Delegates from around Africa Wednesday began a three-day colloquium, seeking to break a pervasive wall of silence on endless acts of violence committed every day against women and children in their countries.
Violence against women and children, particularly girls, occurs in multiple forms and would require strategies aiming at multiple levels and multiple stakeholders to bring it to an end, according to studies by UN agencies.
“We need to put more emphasis on institutionalization of mechanisms to prevent violence against women and children at the same time as we provide the much-needed support to the victims,” UNICEF Representative to Ethiopia, Bjorn Ljungqvist, told the meeting whose participants include senior government officials, NGOs and leaders of civil society organizations.
Pointing out that Africa seemed to top the world statistics on violence against women, girls and children, Ljungqvist suggested that the best way forward should be through open and inclusive dialogue on how traditional values and systems could help strengthen legal systems and structures.
The opening ceremony featured was accompanied by the launch of a UN publication ‘From Invisible to Indivisible’, as a follow-up to the UN Study on Violence against Children, 2007.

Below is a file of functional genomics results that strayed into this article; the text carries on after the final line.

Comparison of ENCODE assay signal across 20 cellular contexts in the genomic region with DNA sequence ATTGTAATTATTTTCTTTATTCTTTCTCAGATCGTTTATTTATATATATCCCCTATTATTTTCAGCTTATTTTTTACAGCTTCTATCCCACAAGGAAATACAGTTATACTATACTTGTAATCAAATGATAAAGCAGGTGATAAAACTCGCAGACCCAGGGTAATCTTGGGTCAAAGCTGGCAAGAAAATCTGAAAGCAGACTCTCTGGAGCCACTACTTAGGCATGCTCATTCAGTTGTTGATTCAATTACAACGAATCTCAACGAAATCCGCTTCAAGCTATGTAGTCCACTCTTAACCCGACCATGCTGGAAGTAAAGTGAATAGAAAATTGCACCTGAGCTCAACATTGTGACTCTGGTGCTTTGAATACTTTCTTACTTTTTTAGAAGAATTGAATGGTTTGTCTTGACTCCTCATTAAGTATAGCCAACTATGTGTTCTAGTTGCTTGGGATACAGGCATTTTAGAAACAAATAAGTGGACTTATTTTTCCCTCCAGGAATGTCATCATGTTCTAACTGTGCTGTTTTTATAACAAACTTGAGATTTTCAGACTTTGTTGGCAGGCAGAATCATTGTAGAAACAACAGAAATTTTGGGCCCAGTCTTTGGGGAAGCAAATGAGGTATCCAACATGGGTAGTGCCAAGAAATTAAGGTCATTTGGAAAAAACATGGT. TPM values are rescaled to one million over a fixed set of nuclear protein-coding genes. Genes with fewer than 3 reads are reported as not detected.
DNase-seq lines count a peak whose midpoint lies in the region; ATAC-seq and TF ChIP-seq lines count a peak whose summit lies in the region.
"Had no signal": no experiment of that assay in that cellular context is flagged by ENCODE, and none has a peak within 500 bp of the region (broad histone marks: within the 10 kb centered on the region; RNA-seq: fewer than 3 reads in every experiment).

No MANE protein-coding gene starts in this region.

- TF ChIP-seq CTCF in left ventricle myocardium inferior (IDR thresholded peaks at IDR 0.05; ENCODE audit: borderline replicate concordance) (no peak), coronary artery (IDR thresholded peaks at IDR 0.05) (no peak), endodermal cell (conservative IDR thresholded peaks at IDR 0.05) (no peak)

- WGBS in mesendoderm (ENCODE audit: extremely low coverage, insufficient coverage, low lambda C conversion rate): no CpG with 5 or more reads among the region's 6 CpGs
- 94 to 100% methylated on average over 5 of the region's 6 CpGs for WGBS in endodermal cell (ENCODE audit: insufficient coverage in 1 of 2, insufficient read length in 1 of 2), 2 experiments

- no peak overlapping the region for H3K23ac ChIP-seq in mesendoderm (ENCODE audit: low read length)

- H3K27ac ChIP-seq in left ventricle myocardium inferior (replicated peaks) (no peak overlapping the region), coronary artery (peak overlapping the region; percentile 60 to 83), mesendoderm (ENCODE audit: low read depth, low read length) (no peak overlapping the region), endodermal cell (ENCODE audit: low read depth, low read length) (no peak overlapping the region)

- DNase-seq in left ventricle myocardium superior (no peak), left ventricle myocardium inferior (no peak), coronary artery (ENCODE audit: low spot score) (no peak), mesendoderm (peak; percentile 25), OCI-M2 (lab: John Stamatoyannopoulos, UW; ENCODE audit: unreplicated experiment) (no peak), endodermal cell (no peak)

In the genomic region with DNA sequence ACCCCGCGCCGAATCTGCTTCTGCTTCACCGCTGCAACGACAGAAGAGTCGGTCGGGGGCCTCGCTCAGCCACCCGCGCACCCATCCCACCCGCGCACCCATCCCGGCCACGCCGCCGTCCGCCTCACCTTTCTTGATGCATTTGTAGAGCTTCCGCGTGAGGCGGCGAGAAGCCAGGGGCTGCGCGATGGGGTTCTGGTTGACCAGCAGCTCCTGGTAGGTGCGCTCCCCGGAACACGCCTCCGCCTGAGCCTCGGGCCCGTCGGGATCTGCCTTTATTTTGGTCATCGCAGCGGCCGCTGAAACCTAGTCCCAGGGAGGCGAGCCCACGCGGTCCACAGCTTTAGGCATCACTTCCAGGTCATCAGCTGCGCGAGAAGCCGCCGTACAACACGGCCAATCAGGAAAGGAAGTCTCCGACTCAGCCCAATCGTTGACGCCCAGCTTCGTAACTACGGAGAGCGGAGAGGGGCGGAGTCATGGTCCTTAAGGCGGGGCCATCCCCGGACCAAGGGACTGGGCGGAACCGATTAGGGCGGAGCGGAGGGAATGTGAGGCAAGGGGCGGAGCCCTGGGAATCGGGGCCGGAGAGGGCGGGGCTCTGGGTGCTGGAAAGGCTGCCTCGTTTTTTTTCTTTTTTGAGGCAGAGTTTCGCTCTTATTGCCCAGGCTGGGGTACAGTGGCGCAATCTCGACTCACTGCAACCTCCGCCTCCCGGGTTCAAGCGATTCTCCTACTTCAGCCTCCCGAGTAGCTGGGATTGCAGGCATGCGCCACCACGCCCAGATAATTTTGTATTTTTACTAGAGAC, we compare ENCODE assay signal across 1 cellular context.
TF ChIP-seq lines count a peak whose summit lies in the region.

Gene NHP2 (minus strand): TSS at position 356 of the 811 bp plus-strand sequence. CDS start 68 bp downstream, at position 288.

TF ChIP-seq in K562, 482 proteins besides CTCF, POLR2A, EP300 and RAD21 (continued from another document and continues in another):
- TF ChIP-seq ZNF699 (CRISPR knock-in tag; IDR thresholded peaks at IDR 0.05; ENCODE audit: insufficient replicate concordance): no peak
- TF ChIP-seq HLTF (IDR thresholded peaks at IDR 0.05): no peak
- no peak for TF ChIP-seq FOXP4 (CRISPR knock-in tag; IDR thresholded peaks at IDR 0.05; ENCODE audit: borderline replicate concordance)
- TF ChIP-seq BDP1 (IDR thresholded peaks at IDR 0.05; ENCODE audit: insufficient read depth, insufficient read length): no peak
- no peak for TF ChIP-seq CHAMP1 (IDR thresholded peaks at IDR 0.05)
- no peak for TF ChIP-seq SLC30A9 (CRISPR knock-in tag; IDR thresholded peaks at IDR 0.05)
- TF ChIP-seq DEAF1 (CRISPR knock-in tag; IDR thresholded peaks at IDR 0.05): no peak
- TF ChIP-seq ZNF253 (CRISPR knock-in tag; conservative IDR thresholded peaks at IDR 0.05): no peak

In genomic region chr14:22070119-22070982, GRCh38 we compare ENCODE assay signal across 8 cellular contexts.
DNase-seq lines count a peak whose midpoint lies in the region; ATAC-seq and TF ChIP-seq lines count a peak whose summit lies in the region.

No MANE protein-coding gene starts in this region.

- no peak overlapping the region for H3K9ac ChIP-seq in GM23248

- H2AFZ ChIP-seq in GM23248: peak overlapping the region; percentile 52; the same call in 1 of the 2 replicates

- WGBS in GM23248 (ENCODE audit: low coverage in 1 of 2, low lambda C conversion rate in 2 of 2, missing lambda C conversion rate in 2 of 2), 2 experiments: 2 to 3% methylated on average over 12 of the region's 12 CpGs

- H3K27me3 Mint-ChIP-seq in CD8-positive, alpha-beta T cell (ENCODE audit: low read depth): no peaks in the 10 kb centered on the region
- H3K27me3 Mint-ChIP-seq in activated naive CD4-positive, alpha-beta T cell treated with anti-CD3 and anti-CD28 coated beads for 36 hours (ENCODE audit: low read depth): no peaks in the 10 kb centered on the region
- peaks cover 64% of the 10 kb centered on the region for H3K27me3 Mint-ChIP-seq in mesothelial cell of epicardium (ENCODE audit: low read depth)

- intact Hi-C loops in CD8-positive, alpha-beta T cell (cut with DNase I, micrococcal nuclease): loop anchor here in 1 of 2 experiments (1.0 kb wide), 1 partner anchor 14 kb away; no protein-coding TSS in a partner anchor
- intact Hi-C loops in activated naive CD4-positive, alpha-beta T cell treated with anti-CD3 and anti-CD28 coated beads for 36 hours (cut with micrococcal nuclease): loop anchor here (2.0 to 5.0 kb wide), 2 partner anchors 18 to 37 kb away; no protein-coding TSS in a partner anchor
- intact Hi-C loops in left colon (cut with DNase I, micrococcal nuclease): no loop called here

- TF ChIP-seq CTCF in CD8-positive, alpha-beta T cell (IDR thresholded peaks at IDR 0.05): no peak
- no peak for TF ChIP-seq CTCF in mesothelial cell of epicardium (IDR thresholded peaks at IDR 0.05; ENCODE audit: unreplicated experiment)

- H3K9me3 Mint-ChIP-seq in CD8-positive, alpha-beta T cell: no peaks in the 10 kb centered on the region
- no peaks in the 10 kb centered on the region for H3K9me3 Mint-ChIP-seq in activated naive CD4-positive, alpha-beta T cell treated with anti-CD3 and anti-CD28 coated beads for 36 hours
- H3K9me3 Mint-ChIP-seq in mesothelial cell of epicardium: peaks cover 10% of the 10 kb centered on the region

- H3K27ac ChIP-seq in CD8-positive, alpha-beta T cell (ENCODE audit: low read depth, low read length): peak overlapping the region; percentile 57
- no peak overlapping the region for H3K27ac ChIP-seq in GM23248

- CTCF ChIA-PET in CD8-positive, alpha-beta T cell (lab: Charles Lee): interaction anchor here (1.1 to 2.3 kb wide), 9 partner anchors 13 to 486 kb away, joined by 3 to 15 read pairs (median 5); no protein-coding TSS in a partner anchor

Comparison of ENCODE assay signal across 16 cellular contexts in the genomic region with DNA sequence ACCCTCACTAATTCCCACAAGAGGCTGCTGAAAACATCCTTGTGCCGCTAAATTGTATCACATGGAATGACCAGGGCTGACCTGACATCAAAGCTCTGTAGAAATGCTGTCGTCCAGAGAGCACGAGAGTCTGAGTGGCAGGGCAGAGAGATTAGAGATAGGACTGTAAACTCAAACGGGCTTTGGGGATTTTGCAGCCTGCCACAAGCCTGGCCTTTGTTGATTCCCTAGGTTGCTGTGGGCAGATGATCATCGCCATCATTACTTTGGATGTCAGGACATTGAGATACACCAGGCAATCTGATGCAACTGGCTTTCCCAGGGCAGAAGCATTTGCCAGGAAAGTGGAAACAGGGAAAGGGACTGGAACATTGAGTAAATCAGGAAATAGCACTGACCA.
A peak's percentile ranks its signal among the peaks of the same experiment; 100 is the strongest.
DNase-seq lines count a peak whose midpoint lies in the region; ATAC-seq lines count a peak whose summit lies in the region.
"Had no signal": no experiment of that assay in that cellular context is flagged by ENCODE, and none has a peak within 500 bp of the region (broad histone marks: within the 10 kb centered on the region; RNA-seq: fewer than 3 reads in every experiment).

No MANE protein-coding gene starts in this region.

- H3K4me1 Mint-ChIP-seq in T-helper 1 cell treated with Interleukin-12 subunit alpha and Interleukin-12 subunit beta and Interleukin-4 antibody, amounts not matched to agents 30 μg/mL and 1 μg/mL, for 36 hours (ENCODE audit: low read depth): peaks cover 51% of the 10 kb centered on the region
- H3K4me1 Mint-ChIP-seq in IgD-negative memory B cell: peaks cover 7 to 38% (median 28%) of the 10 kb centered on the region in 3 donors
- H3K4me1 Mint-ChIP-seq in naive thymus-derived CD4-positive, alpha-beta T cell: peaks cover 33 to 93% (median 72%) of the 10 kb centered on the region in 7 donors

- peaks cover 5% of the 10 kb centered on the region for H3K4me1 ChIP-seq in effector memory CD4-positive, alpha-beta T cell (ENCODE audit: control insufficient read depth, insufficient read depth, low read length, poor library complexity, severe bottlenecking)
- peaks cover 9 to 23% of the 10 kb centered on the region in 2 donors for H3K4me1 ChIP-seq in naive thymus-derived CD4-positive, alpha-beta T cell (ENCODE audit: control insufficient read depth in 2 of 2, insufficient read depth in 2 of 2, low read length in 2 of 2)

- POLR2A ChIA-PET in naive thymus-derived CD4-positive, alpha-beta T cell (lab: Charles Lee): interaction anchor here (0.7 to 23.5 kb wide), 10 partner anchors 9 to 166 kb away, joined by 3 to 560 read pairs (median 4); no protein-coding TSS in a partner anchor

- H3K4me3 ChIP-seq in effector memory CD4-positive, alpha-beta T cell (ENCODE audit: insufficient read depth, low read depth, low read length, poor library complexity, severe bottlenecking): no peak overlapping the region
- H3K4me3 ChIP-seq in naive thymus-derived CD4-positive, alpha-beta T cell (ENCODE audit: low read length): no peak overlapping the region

Violence against children, whether physical, psychological or sexual, is a gross violation of fundamental human rights, the study underlines, noting the pervasiveness of such violence as a global phenomenon that too often occurs in a range of settings that should be protecting children.
The first colloquium, held in November 2006 in South Africa, focused on legal provisions and reinforcement mechanisms.
At this year’s conference, attention and discussions are on Africa’s traditional justice systems, which, despite their usefulness in supporting the principals of human dignity as well as family and social values, were undermined by colonialism and racism.
“African countries were victimized by a wrong paradigm to law and development, a paradigm which believed that Africa would develop only if it imported laws from the Western countries,” said Ethiopia’s Justice Minister Assefa Kesito.
“The adoption of codes based on Western values, however, did not bring about development as desired. It weakened our values, which we could have nourished. “This process of modernisation by transplantation disrupted the development of indigenous customary law and traditional governance systems,” he said.
A fundamental aspect of gender-based violence against women, the UN study observes, “is that the violence is used in cultures around the world as a way to both p reserve and maintain women’s subordinate status vis-à-vis men”.
According to Kesito, the issue is to accept that traditional justice systems prevail in parallel to formal legal systems and that such systems should be studied in light of enriching the formal justice systems.
“What we can do is to try to look into traditional justice systems and mechanisms with a clear frame of mind that would lead us to focus on positive aspects … and get committed to learning from the informal system and understanding folkways and traditional mechanisms,” he added.